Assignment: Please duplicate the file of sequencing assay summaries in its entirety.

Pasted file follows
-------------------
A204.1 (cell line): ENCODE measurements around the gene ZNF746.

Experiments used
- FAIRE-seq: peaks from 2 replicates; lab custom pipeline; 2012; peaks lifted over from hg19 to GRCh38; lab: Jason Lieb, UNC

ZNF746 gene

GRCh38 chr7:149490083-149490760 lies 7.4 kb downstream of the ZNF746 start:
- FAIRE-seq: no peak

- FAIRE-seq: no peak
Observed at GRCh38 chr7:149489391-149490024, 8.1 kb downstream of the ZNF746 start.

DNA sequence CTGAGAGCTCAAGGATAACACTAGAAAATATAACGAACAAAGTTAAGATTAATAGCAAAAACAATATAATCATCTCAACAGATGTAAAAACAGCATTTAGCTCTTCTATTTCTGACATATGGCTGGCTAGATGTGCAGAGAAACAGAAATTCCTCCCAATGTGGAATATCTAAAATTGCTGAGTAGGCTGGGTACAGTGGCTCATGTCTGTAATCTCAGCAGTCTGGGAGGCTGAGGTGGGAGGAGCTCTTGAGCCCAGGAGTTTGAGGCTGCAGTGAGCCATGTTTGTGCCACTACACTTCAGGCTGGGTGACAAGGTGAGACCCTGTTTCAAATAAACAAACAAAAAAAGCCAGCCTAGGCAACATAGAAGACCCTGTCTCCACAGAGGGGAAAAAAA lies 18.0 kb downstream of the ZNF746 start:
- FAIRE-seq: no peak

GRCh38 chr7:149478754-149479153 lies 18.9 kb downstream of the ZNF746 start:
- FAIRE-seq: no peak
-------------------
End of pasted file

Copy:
A204.1 (cell line): ENCODE measurements around the gene ZNF746.

Experiments used
- FAIRE-seq: peaks from 2 replicates; lab custom pipeline; 2012; peaks lifted over from hg19 to GRCh38; lab: Jason Lieb, UNC

ZNF746 gene

GRCh38 chr7:149490083-149490760 lies 7.4 kb downstream of the ZNF746 start:
- FAIRE-seq: no peak

- FAIRE-seq: no peak
Observed at GRCh38 chr7:149489391-149490024, 8.1 kb downstream of the ZNF746 start.

DNA sequence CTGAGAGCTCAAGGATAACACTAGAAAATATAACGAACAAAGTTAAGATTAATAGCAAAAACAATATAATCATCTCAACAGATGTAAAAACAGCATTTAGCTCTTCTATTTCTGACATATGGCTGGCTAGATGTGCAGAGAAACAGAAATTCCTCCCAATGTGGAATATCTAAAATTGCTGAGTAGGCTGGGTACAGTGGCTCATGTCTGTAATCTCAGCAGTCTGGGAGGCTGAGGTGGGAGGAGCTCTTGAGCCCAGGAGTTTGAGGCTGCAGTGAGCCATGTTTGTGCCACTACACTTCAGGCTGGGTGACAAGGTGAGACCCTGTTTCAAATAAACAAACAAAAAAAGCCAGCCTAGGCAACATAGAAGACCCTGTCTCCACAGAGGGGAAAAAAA lies 18.0 kb downstream of the ZNF746 start:
- FAIRE-seq: no peak

GRCh38 chr7:149478754-149479153 lies 18.9 kb downstream of the ZNF746 start:
- FAIRE-seq: no peak